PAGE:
If a woman added cardio, the risks were even lower—120 minutes of cardio per week combined with strength training meant a 65% lower risk of Type 2 diabetes.
It’s also important to consider that women who strength train as they age will have stronger bones and muscles overall, helping prevent injuries from falls and recreational activities.
How Often Should Women Strength Train?
There are many varying opinions on how often and for how long women should strength train. A lot of it depends on her individual fitness goals. As a fitness instructor, I recommend women do one 40-60 minute strength training session every 48 hours.
For women who are short on time, I recommend splitting those into 20-30 minute sessions each day with one rest day. The most important rule of thumb is to hit some kind of strength training every 48 hours to maximize the after burn and keep burning calories between sessions.
Strength Training Exercises for Women
If you plan to strength train 2-3 times per week, it’s important to hit each major muscle group in the body at least once. Personally, I prefer full-body workouts. I can get through an entire full-body workout in 40-60 minutes. However, it can sometimes be fun to change things up and focus on JUST upper body, lower body, or core for a slightly shorter session.
No matter how you choose to train, here are some of my personal favorite strength exercises for women that can be performed AT HOME without any equipment!
- Push-ups: you can modify by placing your knees on the mat if your are just starting out. Make sure you lower until your elbows are at a 90-degree angle, then push all the way back up. Perform as many reps as you can with good form, then repeat 2 or 3 times.
- Tricep dips: find a sturdy chair or bench and stand in front of it. Place the heel of your hands on the edge of the chair as you bend your knees until your arms are straight (but not locked). Bend your elbows as you lower your hips, then push back up. Perform 12 reps for 2-3 sets.
- Inchworms: From a standing position, bend over and place your hands on the floor near your feet. Slowly walk your hands out until you are in a plank position, making sure to suck your belly up to your spine the entire time and keep your head neutral. Then walk your hands back to your feet and slowly stand up. Perform 10 reps for 2-3 sets.
- Plank and variations: Planks are SO beneficial for arm and core strength and can be performed safely even after giving birth (once your bleeding has stopped). You can modify most plank exercises by resting on your forearms and/or putting your knees down. Hold the plank for at least 45 seconds, working up to 1 minute or longer. Add in variations suck as plank shoulder taps, plank walks, knee-ins, knee taps, etc.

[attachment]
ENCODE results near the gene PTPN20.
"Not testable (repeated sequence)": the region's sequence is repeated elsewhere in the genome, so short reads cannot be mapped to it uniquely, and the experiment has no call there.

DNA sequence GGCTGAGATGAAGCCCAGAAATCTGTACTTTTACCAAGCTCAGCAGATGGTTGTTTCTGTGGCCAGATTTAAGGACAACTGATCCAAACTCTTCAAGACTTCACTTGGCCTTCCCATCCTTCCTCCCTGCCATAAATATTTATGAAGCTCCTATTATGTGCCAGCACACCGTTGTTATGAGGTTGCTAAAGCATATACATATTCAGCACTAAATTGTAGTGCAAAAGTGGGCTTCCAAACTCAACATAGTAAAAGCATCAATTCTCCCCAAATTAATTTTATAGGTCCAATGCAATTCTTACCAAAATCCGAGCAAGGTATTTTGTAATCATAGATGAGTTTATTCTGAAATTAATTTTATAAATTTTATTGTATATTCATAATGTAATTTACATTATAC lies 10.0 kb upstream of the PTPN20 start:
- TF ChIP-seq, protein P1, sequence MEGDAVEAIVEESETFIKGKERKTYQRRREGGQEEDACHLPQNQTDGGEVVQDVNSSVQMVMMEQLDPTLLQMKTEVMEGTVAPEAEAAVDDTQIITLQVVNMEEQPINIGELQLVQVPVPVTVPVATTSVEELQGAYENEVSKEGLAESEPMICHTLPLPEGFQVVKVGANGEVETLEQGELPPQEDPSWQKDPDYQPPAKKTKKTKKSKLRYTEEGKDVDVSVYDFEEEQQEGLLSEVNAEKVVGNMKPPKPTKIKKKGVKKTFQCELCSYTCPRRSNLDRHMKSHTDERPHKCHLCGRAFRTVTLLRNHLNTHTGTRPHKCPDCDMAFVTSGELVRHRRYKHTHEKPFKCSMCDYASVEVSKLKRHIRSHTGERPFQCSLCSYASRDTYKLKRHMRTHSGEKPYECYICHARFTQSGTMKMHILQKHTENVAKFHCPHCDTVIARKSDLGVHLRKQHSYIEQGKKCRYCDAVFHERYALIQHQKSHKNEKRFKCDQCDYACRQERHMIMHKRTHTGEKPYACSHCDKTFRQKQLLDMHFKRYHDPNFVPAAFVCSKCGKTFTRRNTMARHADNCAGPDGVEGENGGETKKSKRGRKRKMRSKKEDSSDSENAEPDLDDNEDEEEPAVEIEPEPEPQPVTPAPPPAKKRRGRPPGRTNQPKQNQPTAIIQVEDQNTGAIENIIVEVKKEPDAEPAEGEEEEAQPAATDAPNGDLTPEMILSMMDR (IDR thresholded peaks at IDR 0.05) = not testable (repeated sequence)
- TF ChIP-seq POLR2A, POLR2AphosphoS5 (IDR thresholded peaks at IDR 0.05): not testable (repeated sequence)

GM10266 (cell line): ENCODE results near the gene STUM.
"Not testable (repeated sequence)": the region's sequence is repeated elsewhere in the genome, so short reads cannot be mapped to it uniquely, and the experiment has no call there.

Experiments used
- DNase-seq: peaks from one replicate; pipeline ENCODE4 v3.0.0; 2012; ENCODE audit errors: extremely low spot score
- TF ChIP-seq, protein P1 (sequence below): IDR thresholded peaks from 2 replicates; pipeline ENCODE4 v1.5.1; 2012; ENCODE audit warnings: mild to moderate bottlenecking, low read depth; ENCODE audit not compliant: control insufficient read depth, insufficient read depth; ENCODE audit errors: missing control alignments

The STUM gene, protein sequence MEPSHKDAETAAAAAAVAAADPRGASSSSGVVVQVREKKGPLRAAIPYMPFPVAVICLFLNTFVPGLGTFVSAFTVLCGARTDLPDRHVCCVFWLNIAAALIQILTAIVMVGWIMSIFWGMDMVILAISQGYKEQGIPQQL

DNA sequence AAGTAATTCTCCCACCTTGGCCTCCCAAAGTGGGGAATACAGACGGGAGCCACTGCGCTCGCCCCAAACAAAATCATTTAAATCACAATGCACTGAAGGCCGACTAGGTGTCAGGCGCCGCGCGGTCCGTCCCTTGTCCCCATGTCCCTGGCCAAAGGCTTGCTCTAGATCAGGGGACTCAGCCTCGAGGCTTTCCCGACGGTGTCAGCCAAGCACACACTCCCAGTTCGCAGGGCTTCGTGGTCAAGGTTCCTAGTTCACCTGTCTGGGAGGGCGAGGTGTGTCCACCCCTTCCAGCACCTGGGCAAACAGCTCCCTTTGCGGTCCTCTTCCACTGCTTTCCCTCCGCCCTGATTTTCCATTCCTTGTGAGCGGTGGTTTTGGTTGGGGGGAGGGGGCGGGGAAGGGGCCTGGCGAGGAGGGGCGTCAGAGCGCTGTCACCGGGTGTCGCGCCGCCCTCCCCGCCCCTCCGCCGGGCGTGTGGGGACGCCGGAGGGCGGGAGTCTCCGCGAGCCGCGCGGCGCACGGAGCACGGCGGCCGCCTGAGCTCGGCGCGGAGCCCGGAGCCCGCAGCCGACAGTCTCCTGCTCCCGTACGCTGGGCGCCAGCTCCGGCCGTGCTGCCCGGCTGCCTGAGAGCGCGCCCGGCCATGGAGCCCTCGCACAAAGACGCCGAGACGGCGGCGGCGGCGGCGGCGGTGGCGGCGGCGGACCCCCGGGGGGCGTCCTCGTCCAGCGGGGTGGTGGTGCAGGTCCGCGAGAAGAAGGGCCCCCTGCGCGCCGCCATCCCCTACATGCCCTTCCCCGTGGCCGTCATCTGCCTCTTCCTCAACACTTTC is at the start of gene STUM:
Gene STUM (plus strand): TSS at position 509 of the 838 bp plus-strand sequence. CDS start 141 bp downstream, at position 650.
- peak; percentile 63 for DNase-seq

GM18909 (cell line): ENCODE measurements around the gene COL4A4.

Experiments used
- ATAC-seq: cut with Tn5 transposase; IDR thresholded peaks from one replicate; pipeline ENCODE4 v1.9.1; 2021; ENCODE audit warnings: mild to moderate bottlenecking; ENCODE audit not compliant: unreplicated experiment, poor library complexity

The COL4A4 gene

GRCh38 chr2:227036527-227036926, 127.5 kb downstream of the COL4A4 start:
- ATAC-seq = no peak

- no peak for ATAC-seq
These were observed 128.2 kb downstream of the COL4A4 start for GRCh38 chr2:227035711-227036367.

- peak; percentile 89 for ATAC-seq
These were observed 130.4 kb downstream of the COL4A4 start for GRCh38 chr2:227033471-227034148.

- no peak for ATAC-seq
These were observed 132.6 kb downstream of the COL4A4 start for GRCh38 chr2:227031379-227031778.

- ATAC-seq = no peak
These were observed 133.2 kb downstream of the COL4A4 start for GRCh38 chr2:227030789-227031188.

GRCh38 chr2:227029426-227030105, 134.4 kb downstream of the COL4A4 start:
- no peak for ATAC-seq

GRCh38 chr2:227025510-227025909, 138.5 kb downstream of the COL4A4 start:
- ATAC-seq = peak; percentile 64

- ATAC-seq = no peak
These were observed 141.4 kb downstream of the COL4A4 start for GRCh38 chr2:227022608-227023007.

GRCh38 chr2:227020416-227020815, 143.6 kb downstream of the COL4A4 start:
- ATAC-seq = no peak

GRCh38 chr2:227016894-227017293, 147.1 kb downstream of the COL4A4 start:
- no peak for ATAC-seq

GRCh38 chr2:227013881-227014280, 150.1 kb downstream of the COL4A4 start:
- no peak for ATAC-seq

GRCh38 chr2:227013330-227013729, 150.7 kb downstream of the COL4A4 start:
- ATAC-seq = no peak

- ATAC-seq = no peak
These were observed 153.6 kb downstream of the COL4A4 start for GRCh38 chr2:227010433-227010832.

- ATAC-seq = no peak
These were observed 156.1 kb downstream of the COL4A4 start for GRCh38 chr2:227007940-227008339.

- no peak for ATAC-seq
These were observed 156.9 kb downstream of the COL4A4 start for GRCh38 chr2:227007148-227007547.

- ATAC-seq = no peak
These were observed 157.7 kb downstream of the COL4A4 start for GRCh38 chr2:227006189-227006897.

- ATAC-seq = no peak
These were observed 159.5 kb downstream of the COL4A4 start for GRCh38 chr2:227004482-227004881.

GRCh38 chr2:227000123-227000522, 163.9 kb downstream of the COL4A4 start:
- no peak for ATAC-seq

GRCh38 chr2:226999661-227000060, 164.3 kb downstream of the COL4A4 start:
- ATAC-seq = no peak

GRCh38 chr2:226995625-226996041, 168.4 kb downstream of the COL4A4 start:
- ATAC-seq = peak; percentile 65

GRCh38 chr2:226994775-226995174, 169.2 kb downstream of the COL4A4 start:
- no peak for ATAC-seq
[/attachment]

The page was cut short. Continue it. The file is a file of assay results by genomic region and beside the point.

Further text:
- Body weight squats: Stand with feet parallel, shoulder-width apart. Keeping the chest and shoulders back, push the hips back into a deep squat. Use your glutes and legs to bring yourself back to a standing position. Perform 15 reps for 2-3 sets.
- Lunges: Start with hands on hips and feet together, parallel. Step forward with the right leg into a wide lunge, keeping the right knee over the right ankle. Push back up to standing and repeat with the left foot. Perform 12 reps for 2-3 sets. If you have space, perform these as “walking lunges,” bringing the back foot to meet the foot of the lunging leg.
- Knee-ups: Find a sturdy chair or bench. Stand facing the chair and place your right foot on the seat. Stand up onto the chair, bringing your left knee up to a 90-degree angle, then slowly lower yourself down to the floor. Perform 12 reps for 2-3 sets, and repeat on the other leg.
- Ab crunches: Lie on your back on the floor (use a mat on hard floors). Place your hands behind your head and bend your knees, placing your feet flat on the floor. Slowly crunch your upper body up, leading with the chest. Pause at the top, squeezing the abdominals, then slowly lower to the floor. Repeat 30 reps for 2-3 sets.
- Bicycles: Similar to the ab crunches, but lift the feet off of the floor and straighten one leg while the other leg bends. Bring the opposite elbow to meet the bent knee, then switch. Perform 20-30 reps for 2-3 sets.
If you’re already a regular strength trainer, great! Keep it up. If you know you can improve in this area, now is the time to start. There are so many benefits, and the sooner you make it a habit, the sooner you’ll reap the rewards. Here is a basic full-body workout to get you started. You can perform all of these exercises at home with minimum equipment and increase the reps/weight as you get stronger. Enjoy!